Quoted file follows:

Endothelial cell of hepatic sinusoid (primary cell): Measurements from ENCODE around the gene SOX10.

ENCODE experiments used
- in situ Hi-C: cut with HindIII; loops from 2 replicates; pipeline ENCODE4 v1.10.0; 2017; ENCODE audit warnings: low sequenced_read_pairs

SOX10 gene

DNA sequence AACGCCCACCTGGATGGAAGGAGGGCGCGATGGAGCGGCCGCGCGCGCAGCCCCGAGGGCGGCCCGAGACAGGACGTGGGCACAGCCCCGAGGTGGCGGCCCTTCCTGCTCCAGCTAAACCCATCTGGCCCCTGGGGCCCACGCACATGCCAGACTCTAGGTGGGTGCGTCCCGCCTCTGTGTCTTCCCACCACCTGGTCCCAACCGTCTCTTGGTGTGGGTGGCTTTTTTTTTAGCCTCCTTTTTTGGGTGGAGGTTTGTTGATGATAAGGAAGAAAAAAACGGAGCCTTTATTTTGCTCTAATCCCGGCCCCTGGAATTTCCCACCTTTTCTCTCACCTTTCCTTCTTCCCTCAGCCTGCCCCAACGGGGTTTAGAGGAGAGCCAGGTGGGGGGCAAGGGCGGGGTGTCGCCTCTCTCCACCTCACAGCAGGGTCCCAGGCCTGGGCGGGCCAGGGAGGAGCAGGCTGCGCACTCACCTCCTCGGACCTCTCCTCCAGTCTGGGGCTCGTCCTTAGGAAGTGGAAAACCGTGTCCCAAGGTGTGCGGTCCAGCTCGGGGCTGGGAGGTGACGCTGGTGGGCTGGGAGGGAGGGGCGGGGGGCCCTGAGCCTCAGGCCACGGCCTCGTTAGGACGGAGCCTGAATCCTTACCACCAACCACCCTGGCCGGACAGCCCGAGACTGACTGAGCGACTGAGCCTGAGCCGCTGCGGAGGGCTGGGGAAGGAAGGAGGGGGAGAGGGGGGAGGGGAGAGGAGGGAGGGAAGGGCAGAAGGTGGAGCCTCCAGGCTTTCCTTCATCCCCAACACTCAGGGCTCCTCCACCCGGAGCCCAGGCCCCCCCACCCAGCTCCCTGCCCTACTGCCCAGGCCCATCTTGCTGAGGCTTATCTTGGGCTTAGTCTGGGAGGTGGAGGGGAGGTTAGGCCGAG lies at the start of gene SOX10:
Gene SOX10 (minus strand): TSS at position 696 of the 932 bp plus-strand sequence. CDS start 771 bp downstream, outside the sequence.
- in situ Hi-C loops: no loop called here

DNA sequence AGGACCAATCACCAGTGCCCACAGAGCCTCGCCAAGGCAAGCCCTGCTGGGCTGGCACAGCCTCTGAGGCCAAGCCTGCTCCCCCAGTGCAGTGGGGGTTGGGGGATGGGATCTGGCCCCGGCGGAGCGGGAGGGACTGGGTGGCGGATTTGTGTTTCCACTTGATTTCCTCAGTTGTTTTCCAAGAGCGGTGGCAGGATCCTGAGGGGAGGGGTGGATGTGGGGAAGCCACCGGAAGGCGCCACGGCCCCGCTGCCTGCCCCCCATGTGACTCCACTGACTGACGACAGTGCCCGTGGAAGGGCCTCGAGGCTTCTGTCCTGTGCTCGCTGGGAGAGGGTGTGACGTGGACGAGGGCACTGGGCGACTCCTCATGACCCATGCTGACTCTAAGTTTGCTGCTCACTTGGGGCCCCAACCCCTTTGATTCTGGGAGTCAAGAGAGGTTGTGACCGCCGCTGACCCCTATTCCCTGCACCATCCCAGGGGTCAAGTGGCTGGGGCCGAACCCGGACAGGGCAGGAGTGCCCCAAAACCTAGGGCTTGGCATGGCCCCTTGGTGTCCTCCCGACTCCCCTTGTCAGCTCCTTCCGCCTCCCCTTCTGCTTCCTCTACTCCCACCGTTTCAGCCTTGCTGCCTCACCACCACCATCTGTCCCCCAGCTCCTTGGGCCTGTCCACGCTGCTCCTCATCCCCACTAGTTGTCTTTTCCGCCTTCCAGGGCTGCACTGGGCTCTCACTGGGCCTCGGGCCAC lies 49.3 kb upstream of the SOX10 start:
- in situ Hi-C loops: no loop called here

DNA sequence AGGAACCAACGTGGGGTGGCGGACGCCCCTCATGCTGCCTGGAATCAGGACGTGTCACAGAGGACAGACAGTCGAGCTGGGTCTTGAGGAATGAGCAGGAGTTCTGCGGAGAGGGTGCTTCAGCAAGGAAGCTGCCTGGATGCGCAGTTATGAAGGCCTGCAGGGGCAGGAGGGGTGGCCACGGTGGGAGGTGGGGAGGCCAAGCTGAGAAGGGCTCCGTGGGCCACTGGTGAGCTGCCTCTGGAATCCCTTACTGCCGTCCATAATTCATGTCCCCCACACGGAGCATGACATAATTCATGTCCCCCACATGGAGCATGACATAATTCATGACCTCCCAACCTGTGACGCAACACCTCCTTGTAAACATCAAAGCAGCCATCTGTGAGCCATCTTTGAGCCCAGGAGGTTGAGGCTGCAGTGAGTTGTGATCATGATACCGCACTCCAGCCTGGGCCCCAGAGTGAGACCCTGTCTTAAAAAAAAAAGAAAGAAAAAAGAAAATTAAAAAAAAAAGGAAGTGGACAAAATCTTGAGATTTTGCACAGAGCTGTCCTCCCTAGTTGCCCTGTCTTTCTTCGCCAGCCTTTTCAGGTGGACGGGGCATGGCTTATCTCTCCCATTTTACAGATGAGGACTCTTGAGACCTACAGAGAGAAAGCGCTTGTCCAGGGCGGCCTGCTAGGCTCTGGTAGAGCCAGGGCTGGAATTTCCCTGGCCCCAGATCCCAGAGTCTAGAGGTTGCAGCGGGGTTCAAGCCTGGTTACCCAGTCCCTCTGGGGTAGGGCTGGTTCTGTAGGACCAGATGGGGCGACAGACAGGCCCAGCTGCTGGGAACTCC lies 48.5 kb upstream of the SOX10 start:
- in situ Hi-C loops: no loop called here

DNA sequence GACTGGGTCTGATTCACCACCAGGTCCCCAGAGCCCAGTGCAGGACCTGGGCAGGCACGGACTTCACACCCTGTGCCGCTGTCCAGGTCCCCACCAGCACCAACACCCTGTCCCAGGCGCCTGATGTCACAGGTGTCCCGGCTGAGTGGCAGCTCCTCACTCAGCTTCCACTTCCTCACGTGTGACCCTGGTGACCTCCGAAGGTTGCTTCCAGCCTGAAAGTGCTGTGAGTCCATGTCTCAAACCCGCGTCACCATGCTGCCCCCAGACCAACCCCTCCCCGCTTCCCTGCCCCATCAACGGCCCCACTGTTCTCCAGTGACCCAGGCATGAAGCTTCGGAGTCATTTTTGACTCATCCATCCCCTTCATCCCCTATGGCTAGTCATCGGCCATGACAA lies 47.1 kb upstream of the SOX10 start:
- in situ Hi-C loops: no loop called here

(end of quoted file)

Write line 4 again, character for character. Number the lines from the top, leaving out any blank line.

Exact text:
SOX10 gene